BAGHDAD — Car bombs tore through shopping areas within minutes of each other in mainly Shi’ite neighborhoods of the Iraqi capital on Sunday, killing at least 37 people and wounding more than 130.
The attacks come amid rising sectarian discord in Iraq and appear aimed at shaking Iraqis’ confidence in the Shi’ite-led government. The explosions struck at the start of the local work week and primarily targeted outdoor markets.
Violence in Iraq has fallen since the height of sectarian fighting in 2006 and 2007, but insurgents still frequently launch lethal attacks against security forces and civilians. It was the third time this month that attacks have claimed more than 20 lives in a day.
The attacks began with the detonation of a parked car loaded with explosives in the sprawling Shi’ite district of Sadr City on Sunday morning. Two more parked cars later exploded in the neighborhood.
Nima Khadum, a government employee, said the blasts shattered the windows of his Sadr City house. He said the air was heavy with smoke, while burning cars littered the street and the bodies of the dead and wounded lay nearby.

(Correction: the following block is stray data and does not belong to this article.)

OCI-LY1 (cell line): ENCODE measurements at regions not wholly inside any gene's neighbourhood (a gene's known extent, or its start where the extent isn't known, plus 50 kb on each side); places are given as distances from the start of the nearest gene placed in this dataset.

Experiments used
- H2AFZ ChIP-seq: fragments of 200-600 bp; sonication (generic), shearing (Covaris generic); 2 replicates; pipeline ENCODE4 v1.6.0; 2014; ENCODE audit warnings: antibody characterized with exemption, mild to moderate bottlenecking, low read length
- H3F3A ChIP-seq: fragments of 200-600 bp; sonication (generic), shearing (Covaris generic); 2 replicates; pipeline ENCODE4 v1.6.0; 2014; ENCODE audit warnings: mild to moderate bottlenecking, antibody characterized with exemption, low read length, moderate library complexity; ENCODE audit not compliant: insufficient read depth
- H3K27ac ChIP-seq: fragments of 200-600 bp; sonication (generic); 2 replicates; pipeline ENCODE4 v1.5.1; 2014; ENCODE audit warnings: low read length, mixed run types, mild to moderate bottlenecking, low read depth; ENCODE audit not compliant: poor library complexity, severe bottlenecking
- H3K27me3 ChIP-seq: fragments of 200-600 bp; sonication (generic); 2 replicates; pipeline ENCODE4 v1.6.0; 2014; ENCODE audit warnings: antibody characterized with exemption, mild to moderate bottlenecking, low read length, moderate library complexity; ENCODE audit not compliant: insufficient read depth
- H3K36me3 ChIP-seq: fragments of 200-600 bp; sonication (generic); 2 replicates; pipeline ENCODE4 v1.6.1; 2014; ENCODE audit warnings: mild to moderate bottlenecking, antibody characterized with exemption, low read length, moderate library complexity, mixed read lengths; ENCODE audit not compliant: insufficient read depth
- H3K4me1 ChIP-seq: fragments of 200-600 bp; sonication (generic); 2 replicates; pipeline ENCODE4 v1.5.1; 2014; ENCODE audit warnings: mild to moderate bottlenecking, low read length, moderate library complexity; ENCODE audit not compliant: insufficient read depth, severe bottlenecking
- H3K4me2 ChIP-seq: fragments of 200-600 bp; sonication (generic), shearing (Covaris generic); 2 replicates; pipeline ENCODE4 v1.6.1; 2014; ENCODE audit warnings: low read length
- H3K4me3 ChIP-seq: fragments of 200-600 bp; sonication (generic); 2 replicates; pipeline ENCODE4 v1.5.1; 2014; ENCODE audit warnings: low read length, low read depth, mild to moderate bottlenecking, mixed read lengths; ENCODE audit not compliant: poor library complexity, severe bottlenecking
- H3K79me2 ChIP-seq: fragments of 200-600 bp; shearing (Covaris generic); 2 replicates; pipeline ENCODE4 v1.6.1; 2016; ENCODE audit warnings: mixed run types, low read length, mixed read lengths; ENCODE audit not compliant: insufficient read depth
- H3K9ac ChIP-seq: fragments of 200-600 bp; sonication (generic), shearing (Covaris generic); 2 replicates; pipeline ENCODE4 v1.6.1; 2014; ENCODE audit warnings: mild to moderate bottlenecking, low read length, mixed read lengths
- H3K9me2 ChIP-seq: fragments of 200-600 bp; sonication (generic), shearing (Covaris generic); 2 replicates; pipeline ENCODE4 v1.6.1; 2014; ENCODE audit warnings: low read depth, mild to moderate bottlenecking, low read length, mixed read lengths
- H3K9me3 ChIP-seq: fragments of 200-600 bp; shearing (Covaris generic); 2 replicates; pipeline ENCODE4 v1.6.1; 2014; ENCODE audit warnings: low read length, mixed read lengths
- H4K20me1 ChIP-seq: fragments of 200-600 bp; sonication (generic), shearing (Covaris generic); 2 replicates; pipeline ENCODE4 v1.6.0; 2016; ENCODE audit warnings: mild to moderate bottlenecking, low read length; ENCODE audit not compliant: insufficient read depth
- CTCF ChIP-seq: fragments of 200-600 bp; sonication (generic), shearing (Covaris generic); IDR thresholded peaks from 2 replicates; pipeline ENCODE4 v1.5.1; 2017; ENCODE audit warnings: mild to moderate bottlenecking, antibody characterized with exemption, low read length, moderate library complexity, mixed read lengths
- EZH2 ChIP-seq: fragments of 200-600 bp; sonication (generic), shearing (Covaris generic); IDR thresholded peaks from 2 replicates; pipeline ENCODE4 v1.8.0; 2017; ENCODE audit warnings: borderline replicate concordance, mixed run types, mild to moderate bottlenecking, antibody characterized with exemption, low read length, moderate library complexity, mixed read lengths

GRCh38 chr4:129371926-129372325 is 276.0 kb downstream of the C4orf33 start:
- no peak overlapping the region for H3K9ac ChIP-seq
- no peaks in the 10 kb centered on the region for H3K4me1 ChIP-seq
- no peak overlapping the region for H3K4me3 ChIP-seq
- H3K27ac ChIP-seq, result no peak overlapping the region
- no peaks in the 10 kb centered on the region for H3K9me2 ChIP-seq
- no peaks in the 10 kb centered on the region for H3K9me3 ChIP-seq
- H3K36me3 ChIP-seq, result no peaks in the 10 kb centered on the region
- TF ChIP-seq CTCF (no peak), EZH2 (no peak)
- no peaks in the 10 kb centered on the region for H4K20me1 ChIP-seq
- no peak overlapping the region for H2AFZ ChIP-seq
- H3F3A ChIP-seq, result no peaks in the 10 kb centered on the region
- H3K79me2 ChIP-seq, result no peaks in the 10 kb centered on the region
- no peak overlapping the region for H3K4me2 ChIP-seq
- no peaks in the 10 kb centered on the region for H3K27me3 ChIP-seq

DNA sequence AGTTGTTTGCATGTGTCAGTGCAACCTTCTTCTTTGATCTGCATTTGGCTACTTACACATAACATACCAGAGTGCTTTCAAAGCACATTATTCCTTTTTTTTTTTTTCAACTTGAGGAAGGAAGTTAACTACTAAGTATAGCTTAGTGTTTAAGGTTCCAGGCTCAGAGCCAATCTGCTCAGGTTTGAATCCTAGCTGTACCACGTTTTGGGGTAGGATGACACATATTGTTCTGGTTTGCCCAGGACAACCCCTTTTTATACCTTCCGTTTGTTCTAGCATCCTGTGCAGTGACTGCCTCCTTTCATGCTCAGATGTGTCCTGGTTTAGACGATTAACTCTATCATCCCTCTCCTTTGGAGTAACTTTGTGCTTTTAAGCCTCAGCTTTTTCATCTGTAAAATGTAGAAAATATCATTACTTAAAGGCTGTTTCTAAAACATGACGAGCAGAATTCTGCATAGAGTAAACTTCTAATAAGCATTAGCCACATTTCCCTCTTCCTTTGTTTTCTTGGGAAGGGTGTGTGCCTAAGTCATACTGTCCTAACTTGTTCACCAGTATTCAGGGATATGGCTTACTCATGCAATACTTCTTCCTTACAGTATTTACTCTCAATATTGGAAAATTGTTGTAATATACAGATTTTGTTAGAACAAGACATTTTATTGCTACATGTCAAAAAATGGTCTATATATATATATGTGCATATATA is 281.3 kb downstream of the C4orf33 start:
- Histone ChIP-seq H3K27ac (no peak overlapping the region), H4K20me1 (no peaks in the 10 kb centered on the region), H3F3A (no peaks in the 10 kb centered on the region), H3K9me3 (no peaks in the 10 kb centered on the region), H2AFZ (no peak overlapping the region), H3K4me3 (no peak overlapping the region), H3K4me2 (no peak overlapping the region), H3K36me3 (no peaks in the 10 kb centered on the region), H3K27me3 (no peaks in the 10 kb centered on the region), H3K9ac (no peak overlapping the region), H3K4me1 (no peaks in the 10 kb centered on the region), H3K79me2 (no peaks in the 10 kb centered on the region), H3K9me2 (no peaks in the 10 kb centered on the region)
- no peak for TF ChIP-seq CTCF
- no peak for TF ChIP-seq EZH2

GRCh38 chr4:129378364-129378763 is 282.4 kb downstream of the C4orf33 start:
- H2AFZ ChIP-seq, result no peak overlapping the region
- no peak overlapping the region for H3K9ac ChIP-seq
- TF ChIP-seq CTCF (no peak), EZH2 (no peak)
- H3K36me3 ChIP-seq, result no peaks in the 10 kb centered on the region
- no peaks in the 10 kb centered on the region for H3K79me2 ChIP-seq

‘‘The scene was a bloody one that brought to my mind the painful memories of the violent past,’’ he said. ‘‘I don’t see the benefit of security checkpoints that only cause traffic jams and don’t do anything to secure Baghdad. The government, with its failing security forces, bears full responsibility for the bloodshed today.’’
Simultaneous explosions hit the southeastern Baghdad neighborhood of al-Amin, where the force of the blasts left behind little except the mangled chassis of two cars.
An open-air market in Husseiniya,northeast of the capital, and the Kamaliya area in Baghdad’s eastern suburbs were also hit. Another car bomb exploded near vendors and a police car in the central commercial district of Karradah.
Police and hospital officials provided the death toll. They spoke on condition of anonymity because they weren’t authorized to brief reporters.
There was no immediate claim of responsibility for the attacks, but similar ones have been orchestrated by Sunni extremists, such as Al Qaeda’s local affiliate. The group, known as the Islamic State of Iraq, favors large-scale, coordinated attacks.